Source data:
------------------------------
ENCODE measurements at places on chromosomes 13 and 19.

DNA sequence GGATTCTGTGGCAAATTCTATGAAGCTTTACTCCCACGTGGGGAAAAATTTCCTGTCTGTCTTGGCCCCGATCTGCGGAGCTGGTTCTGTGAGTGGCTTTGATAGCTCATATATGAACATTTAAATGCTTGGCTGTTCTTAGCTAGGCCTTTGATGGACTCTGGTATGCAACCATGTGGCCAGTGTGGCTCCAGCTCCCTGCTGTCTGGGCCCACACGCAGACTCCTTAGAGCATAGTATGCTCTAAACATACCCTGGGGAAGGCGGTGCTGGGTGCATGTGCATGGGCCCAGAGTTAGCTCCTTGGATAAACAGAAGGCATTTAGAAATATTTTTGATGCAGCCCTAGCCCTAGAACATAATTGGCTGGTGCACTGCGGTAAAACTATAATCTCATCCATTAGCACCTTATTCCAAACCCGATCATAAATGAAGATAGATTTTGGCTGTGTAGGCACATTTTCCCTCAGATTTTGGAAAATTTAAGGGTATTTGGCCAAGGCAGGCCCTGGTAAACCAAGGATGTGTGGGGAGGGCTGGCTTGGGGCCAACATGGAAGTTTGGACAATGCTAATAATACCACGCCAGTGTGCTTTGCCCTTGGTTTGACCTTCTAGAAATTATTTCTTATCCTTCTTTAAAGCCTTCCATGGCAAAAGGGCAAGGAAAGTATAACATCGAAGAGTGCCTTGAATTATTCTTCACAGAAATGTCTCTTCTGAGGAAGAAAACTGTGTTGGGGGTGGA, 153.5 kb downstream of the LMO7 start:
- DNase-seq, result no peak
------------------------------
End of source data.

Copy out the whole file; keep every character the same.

ENCODE measurements at places on chromosomes 13 and 19.

DNA sequence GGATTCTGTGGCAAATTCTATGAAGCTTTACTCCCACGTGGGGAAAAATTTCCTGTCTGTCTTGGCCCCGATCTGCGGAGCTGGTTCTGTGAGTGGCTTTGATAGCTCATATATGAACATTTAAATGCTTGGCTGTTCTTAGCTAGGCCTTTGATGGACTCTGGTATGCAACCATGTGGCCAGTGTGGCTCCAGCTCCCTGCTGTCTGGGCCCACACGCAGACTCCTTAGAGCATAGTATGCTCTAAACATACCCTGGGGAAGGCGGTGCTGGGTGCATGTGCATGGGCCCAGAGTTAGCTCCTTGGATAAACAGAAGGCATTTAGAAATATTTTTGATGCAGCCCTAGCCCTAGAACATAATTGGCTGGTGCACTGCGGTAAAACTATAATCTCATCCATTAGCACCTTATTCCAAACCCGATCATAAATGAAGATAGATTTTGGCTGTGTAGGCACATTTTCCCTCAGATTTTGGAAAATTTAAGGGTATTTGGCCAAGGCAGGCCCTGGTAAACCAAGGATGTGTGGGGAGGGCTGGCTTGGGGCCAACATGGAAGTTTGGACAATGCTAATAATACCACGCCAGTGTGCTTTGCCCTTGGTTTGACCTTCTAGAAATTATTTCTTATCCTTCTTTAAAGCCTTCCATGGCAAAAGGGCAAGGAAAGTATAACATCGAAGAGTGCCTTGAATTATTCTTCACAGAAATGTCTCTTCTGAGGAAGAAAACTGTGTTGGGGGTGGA, 153.5 kb downstream of the LMO7 start:
- DNase-seq, result no peak